He also writes (Vlad) a very incriminating piece on the issue of the fatwa:
Notice that there is no scriptural basis for these fatwas. They are mere statements (other than point 7, which is flexible and likely abrogated) Imagine if we fought Nazism by stating that Nazi persecution and genocide of Jews was not true Nazism and that the Nazis in fact was always truly a tolerant and freedom loving ideology and then re-tasked NASA to do NAZI outreach. (Yes I am aware of the irony of NASA rocket scientists and their dubious origins thanks!) Or imagine if Reagan fought the communists by saying that true communism was always about people using the invisible hand of the market to value themselves and their work but it had been hijacked by a few ‘extremists’. More here.
From The Legacy of Jihad:
The Islamization of Asia Minor was complemented by parallel and subsequent Ottoman jihad campaigns in the Balkans. 16 As of 1326 C.E., yearly razzias by the emirs of Asia Minor targeted southern Thrace, southern Macedonia, and the coastal areas of southern Greece. Around 1360 C.E., the Ottomans, under Suleiman (son of Sultan Orchan), and later Sultan Murad I (1359-1389), launched bona fide campaigns of jihad conquest, capturing and occupying a series of cities and towns in Byzantine and Bulgarian Thrace. Following the battle of Cernomen (September 26, 1371), the Ottomans penetrated westward, occupying within 15 years, a large number of towns in western Bulgaria, and in Macedonia. Ottoman invasions during this period also occurred in the Peloponnesus [or “Morea”, the southern Greek peninsula], central Greece,Epirus, Thessaly, Albania, and Montenegro. By 1388 most of northeast Bulgaria was conquered, and following the battle of Kosovo (1389), Serbia came under Ottoman suzerainty. Bayezid I (1389-1402) undertook devastating campaigns in Bosnia, Hungary, and Wallachia, in addition to turning south and again attacking central Greece and thePeloponnesus. After a hiatus during their struggle against the Mongol invaders, the Ottomans renewed their Balkan offensive in 1421. Successful Ottoman campaigns were waged in the Peloponnesus, Serbia, and Hungary, culminating with the victory at the second Battle of Kosovo (1448). With the accession to power of Mehmed II, the Ottomans commenced their definitive conquest of the Balkan peninsula. Constantinople was captured on May 29, 1453, marking the end of the Byzantine Empire. By 1460, the Ottomans had completely vanquished both Serbia and the Peloponnesus. Bosnia and Trebizond fell in 1463, followed by Albania in 1468. With the conquest ofHerzegovina in 1483, the Ottomans became rulers of the entire Balkan peninsula. Angelov, highlighting the later campaigns of Murad II (1421-1451) and Mehmed II (1451-1481), described the impact of the Ottoman jihad on the vanquished Balkan populations. 17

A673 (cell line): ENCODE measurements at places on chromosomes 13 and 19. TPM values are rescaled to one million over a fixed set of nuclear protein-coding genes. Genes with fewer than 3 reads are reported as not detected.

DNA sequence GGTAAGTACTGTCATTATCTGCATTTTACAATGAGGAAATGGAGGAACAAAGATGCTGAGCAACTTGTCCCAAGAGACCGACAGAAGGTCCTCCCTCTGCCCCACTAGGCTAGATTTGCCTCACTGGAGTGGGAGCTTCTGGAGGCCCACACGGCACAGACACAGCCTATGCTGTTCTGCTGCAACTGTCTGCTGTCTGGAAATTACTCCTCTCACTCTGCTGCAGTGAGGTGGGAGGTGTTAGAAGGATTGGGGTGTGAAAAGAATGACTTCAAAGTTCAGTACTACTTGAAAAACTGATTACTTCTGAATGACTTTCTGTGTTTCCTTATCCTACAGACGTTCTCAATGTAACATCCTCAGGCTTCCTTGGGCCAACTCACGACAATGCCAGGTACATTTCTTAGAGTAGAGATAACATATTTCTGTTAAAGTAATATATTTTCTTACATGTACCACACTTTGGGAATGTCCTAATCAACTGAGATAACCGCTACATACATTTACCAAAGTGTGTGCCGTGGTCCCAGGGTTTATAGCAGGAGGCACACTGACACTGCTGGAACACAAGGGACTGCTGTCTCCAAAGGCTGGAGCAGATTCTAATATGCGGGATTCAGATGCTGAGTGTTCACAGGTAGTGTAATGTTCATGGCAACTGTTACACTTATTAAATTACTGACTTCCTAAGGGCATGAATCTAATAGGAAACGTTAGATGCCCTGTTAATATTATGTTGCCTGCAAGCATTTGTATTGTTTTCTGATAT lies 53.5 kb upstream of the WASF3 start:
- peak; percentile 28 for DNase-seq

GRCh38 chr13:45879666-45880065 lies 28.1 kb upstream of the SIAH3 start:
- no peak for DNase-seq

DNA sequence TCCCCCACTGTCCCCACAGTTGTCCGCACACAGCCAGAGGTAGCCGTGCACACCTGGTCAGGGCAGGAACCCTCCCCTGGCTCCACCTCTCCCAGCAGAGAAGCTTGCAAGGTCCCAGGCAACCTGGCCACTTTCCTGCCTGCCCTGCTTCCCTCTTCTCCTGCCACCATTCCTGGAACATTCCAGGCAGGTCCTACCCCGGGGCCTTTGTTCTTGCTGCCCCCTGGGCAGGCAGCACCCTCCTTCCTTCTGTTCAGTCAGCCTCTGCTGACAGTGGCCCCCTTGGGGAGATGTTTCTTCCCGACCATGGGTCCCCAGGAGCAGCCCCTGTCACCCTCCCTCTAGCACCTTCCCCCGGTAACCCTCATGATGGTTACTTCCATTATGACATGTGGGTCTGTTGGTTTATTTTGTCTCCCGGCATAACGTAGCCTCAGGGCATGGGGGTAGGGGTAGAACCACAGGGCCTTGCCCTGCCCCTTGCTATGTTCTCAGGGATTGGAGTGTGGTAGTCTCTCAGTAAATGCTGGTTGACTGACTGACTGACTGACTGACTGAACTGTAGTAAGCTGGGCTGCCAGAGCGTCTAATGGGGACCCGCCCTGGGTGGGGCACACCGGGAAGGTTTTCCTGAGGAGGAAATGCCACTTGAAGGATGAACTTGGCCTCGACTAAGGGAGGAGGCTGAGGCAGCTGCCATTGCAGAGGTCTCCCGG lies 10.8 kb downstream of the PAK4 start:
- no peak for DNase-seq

…the conquest of the Balkan Peninsula accomplished by the Turks over the course of about two centuries caused the incalculable ruin of material goods, countless massacres, the enslavement and exile of a great part of the population—in a word, a general and protracted decline of productivity, as was the case with Asia Minor after it was occupied by the same invaders. This decline in productivity is all the more striking when one recalls that in the mid-fourteenth century, as the Ottomans were gaining a foothold on the peninsula, the States that existed there – Byzantium, Bulgaria and Serbia – had already reached a rather high level of economic and cultural development….The campaigns of Murad II (1421-1451) and especially those of his successor, Mehmed II (1451-1481) in Serbia, Bosnia, Albania and in the Byzantine princedom of the Peloponnesus, were of a particularly devastating character…It [the Peloponnesus] was invaded in 1446 by the armies of Murad II, which destroyed a great number of places and took thousands of prisoners. Twelve years later, during the summer of 1458, the Balkan Peninsula was invaded by an enormous Turkish army under the command of Mehmed II and his first lieutenant Mahmoud Pasha. After a siege that lasted four months, Corinth fell into enemy hands. Its walls were razed, and many places that the sultan considered useless were destroyed. The work by Kritobulos contains an account of the Ottoman campaigns, which clearly shows us the vast destruction caused by the invaders in these regions. Two years later another Turkish army burst into the Peloponnesus. This time Gardiki and several other places were ruined. Finally, in 1464, for the third time, the destructive rage of the invaders was aimed at the Peloponnesus. That was when the Ottomans battled the Venetians and leveled the city of Argos to its foundations.